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Gender Differences in Course of Illness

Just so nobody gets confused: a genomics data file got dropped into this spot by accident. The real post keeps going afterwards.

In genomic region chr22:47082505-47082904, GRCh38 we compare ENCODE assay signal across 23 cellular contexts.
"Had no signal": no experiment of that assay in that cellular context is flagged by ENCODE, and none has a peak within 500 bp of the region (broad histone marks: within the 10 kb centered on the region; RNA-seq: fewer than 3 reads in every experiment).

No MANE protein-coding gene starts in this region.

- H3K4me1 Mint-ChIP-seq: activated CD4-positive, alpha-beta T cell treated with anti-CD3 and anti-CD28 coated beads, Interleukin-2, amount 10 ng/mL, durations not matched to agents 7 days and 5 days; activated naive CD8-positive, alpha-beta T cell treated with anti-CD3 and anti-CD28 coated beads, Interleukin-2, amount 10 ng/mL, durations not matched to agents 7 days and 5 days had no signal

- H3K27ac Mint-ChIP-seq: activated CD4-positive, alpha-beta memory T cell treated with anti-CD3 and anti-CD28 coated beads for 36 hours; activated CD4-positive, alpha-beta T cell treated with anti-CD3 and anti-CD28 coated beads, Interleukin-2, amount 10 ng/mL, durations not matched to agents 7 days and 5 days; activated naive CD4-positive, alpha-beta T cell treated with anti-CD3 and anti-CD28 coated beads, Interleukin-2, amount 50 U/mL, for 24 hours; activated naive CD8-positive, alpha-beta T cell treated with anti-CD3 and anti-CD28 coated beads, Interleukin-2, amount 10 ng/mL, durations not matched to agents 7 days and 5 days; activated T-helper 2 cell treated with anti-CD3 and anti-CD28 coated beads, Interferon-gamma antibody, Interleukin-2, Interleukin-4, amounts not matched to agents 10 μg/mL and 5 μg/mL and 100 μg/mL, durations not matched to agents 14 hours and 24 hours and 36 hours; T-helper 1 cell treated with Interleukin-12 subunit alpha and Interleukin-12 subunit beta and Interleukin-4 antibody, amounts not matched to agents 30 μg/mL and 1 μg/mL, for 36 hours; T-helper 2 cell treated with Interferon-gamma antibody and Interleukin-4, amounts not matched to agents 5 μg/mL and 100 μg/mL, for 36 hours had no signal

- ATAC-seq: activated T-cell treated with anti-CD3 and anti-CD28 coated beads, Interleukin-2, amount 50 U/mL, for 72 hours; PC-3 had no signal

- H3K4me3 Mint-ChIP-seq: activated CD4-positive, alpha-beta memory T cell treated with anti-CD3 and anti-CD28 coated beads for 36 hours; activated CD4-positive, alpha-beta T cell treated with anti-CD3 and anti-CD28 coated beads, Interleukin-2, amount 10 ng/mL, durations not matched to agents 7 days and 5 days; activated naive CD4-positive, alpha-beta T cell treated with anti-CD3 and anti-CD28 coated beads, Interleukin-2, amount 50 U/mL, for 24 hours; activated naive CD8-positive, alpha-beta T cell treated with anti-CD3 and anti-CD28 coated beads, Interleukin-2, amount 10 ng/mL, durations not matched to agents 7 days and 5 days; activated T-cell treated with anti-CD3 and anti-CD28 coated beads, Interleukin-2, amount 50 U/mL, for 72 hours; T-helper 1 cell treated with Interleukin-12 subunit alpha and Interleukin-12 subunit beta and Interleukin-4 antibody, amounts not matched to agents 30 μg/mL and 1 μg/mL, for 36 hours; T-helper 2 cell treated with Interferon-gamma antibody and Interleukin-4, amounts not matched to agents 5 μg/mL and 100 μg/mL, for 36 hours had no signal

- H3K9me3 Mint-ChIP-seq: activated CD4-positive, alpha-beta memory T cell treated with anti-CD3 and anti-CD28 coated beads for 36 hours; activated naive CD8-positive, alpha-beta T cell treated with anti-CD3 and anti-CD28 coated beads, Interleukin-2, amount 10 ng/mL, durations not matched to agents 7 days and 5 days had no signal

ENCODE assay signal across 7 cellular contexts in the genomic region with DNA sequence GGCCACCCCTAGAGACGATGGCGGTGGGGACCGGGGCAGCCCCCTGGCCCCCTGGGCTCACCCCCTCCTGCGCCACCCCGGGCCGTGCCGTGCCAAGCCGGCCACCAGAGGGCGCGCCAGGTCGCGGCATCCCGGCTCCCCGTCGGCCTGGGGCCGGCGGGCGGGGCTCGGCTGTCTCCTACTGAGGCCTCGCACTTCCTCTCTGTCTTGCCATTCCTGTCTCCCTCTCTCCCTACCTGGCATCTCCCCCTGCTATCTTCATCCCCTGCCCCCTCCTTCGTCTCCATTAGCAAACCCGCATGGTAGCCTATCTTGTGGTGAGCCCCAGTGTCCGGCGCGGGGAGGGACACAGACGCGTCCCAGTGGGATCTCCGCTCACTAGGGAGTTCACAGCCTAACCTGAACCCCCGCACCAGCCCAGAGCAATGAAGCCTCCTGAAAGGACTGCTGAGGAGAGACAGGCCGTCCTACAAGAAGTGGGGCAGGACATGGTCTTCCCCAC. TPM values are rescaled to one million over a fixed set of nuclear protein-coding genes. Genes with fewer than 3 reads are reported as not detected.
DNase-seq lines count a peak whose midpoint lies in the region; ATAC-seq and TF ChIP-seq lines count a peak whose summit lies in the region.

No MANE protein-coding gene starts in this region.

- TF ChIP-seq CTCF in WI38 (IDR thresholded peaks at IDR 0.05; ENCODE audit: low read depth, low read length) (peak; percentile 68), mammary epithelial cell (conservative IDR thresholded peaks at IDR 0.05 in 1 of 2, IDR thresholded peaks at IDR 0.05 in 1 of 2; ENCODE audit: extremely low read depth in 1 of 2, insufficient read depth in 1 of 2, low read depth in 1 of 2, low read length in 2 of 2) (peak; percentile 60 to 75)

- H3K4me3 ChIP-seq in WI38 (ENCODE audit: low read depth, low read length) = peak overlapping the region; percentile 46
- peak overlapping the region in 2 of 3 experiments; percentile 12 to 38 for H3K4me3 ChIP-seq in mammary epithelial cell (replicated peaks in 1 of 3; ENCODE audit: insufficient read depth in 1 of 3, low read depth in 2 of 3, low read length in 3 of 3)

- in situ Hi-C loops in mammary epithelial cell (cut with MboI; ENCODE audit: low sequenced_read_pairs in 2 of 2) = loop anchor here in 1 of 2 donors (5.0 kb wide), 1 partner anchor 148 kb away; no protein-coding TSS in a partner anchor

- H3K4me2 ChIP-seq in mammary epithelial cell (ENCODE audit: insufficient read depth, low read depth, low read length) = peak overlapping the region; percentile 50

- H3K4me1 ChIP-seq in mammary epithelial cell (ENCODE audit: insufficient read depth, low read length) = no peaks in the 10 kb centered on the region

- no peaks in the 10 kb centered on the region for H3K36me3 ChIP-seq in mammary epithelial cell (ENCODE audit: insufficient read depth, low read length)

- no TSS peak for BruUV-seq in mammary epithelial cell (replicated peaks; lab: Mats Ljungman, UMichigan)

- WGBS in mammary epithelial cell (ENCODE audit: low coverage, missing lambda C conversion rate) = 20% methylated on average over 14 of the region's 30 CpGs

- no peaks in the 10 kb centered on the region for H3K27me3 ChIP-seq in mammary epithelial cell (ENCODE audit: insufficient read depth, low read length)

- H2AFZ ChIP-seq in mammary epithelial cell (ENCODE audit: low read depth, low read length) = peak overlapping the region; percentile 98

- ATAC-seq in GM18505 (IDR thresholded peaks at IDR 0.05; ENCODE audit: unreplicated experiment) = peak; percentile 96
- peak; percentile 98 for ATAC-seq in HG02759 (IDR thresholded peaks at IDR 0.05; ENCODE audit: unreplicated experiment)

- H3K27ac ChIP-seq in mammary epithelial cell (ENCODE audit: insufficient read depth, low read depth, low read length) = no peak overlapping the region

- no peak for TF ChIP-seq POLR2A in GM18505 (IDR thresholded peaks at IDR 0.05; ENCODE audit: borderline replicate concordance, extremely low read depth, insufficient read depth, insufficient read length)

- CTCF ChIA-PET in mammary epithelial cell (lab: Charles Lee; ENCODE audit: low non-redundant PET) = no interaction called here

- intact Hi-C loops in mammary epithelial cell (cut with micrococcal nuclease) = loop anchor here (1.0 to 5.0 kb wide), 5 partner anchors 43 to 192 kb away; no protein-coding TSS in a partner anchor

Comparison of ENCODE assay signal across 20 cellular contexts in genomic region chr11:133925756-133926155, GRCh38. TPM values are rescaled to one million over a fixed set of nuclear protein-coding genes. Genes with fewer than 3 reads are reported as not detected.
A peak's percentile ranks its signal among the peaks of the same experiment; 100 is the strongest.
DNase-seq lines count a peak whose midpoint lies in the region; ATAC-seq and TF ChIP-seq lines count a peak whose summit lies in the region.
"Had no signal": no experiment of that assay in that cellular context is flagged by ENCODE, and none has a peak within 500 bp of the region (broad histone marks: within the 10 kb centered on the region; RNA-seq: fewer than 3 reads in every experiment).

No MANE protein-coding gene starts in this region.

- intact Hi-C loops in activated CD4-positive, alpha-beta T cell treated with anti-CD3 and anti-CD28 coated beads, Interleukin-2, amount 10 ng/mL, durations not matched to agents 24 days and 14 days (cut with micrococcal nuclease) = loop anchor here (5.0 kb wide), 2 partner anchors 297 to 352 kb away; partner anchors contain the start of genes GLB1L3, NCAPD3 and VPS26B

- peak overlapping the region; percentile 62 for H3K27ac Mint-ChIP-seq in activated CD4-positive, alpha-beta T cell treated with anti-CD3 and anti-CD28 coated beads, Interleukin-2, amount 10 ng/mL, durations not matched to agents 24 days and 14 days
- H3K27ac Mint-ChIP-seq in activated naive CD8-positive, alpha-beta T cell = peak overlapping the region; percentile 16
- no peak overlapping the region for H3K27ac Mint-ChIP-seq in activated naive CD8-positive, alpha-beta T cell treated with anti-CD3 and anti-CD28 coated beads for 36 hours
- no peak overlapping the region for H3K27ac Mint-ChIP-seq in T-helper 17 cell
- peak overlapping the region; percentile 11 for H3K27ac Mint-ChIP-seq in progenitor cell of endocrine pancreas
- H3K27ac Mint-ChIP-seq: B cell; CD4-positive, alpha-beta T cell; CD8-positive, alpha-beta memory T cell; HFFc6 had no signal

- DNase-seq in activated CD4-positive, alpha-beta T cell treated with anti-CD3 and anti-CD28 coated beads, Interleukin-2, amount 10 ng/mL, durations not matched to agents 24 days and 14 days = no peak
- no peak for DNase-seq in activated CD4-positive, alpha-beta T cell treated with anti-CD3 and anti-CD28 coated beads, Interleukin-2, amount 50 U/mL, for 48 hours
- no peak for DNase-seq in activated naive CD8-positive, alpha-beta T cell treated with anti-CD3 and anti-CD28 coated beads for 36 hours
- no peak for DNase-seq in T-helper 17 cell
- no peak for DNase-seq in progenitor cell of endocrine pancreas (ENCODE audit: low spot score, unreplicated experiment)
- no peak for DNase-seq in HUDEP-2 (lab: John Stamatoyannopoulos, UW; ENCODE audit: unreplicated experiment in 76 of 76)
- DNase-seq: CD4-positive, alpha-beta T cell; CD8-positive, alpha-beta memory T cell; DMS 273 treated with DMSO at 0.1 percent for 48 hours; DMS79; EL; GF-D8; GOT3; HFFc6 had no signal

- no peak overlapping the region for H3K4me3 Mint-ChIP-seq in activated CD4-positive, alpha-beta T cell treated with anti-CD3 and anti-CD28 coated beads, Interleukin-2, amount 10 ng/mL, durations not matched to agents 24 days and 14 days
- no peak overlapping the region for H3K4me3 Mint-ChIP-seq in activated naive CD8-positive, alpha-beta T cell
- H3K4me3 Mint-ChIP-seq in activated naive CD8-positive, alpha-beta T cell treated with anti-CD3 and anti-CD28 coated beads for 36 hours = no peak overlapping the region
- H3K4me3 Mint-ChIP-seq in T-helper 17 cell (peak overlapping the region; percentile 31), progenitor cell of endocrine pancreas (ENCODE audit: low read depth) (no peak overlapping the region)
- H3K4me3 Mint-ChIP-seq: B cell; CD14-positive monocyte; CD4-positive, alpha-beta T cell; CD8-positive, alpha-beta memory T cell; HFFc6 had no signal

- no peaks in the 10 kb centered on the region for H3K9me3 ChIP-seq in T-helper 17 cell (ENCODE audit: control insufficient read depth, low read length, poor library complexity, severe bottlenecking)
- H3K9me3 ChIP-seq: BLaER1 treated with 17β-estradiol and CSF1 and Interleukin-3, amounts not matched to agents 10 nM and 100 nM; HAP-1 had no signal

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One of the most consistent findings in studies focused on gender differences in substance use disorders is the increased vulnerability of women to the adverse medical and psychosocial consequences of substance use (Chatham et al. 1999; Gentilello et al. 2000; Henskens et al. 2005; Hernandez-Avila et al. 2004; Mann et al. 2005). Women appear to advance more rapidly than men from initial to regular use and to first treatment episode (Hernandez-Avila et al. 2004; Johnson et al. 2005; Piazza et al. 1989; Randall et al. 1999). Despite fewer years of use and smaller quantities of substances consumed, when women enter treatment their substance use severity is generally equivalent to men, and women average significantly more medical, psychiatric, and adverse social consequences from substance use than do men (Hernandez-Avila et al. 2004; Mann et al. 2005; Piazza et al. 1989; Randall et al. 1999). This has been coined the "telescoping" of substance use disorders in women, and it is likely that differences in biological as well as psychosocial factors contribute to this gender-specific phenomenon.

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